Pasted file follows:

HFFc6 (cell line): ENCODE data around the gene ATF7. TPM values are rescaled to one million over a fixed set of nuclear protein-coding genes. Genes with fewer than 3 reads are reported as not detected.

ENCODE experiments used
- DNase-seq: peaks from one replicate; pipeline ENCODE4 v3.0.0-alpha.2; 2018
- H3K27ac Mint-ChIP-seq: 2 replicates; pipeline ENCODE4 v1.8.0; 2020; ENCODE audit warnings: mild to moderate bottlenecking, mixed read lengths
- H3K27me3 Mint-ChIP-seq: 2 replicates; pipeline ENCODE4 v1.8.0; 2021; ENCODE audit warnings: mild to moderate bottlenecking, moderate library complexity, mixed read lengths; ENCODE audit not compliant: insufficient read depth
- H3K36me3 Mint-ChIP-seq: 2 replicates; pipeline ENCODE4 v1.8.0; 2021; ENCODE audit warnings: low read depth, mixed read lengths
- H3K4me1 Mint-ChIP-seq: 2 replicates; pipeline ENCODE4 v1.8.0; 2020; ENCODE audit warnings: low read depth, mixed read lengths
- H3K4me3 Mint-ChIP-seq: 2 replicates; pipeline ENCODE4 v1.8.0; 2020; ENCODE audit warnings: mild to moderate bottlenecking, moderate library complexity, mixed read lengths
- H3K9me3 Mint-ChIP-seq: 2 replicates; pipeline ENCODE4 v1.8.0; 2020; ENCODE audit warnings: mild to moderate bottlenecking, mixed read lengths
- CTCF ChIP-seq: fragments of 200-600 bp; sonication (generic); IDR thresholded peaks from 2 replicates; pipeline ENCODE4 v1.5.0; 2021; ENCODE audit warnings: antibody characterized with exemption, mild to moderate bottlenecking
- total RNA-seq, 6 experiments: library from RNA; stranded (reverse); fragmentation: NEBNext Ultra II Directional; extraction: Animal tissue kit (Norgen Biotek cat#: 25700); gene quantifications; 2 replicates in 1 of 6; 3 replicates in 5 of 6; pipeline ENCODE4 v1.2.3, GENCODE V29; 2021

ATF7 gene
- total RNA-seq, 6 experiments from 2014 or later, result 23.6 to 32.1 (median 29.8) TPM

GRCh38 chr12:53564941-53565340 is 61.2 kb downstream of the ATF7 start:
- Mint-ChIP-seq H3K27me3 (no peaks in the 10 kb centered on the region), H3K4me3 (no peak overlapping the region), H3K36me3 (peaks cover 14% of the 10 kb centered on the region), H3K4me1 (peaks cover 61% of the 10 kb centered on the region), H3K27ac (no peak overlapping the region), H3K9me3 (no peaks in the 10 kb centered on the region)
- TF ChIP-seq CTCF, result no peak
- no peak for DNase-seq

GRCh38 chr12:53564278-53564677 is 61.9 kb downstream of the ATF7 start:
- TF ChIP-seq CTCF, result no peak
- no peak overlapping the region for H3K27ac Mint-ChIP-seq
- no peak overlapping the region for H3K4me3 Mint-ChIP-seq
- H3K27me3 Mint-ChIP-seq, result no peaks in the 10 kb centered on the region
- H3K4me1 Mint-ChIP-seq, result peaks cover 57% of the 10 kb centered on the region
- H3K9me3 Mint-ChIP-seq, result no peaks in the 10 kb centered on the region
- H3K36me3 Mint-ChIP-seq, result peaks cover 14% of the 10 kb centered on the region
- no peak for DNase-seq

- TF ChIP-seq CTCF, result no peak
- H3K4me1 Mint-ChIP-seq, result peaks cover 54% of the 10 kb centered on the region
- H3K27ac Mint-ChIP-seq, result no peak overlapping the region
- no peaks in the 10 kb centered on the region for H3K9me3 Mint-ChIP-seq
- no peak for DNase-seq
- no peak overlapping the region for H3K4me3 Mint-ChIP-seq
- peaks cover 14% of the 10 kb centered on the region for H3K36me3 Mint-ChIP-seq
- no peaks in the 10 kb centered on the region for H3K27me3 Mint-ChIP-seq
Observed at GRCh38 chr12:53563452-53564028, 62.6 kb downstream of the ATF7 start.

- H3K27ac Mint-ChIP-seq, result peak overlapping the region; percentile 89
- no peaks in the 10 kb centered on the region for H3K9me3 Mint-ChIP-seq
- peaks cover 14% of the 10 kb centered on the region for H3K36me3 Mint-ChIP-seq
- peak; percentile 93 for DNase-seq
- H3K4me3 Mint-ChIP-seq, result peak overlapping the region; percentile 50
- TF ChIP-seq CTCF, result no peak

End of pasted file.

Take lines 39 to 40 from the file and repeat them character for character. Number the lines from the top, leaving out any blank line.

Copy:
- peak; percentile 93 for DNase-seq
- H3K4me3 Mint-ChIP-seq, result peak overlapping the region; percentile 50